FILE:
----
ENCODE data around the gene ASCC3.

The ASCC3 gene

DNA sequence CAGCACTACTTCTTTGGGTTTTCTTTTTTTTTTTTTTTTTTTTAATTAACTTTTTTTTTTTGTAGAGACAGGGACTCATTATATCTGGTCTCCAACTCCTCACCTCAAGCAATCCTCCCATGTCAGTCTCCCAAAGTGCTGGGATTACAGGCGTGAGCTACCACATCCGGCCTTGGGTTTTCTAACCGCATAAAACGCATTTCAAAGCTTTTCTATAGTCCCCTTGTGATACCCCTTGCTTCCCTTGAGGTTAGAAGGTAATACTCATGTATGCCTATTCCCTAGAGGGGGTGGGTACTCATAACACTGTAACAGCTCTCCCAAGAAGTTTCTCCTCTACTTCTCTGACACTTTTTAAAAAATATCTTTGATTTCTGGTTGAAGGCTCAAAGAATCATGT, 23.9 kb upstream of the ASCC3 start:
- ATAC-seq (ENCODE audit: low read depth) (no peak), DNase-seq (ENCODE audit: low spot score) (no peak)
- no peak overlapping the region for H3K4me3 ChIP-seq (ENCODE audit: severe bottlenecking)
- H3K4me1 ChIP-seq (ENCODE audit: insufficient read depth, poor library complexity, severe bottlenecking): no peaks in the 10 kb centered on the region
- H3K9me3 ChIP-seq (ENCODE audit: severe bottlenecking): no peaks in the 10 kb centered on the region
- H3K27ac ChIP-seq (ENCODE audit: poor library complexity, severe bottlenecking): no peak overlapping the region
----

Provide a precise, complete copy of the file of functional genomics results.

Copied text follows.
ENCODE data around the gene ASCC3.

The ASCC3 gene

DNA sequence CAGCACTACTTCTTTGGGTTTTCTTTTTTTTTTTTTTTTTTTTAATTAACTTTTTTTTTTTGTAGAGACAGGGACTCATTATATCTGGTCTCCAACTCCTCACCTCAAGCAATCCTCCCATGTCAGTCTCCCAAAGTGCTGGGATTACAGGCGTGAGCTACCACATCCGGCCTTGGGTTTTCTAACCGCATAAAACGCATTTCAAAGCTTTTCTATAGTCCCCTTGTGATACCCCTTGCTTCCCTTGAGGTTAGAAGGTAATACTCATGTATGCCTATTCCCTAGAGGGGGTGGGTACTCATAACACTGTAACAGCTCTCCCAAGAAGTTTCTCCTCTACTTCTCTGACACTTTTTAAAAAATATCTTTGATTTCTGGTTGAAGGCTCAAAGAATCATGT, 23.9 kb upstream of the ASCC3 start:
- ATAC-seq (ENCODE audit: low read depth) (no peak), DNase-seq (ENCODE audit: low spot score) (no peak)
- no peak overlapping the region for H3K4me3 ChIP-seq (ENCODE audit: severe bottlenecking)
- H3K4me1 ChIP-seq (ENCODE audit: insufficient read depth, poor library complexity, severe bottlenecking): no peaks in the 10 kb centered on the region
- H3K9me3 ChIP-seq (ENCODE audit: severe bottlenecking): no peaks in the 10 kb centered on the region
- H3K27ac ChIP-seq (ENCODE audit: poor library complexity, severe bottlenecking): no peak overlapping the region